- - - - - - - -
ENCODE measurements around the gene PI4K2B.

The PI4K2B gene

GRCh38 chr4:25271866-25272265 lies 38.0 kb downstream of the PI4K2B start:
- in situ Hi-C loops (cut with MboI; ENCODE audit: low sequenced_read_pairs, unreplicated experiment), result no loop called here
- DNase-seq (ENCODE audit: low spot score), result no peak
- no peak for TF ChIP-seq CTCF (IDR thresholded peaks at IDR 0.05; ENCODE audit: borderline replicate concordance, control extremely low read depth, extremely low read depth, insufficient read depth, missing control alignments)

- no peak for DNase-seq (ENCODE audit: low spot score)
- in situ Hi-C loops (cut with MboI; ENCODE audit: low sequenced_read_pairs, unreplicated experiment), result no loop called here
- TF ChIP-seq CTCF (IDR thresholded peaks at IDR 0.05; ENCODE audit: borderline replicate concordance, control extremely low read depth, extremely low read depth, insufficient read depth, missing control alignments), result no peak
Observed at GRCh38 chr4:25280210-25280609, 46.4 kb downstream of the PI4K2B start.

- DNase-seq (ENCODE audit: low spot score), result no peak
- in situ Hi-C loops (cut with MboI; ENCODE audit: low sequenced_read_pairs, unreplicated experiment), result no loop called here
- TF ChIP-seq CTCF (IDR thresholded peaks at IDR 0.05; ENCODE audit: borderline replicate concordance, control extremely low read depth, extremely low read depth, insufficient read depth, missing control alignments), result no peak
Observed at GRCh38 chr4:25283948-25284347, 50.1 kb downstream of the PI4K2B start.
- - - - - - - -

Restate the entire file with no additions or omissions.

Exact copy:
ENCODE measurements around the gene PI4K2B.

The PI4K2B gene

GRCh38 chr4:25271866-25272265 lies 38.0 kb downstream of the PI4K2B start:
- in situ Hi-C loops (cut with MboI; ENCODE audit: low sequenced_read_pairs, unreplicated experiment), result no loop called here
- DNase-seq (ENCODE audit: low spot score), result no peak
- no peak for TF ChIP-seq CTCF (IDR thresholded peaks at IDR 0.05; ENCODE audit: borderline replicate concordance, control extremely low read depth, extremely low read depth, insufficient read depth, missing control alignments)

- no peak for DNase-seq (ENCODE audit: low spot score)
- in situ Hi-C loops (cut with MboI; ENCODE audit: low sequenced_read_pairs, unreplicated experiment), result no loop called here
- TF ChIP-seq CTCF (IDR thresholded peaks at IDR 0.05; ENCODE audit: borderline replicate concordance, control extremely low read depth, extremely low read depth, insufficient read depth, missing control alignments), result no peak
Observed at GRCh38 chr4:25280210-25280609, 46.4 kb downstream of the PI4K2B start.

- DNase-seq (ENCODE audit: low spot score), result no peak
- in situ Hi-C loops (cut with MboI; ENCODE audit: low sequenced_read_pairs, unreplicated experiment), result no loop called here
- TF ChIP-seq CTCF (IDR thresholded peaks at IDR 0.05; ENCODE audit: borderline replicate concordance, control extremely low read depth, extremely low read depth, insufficient read depth, missing control alignments), result no peak
Observed at GRCh38 chr4:25283948-25284347, 50.1 kb downstream of the PI4K2B start.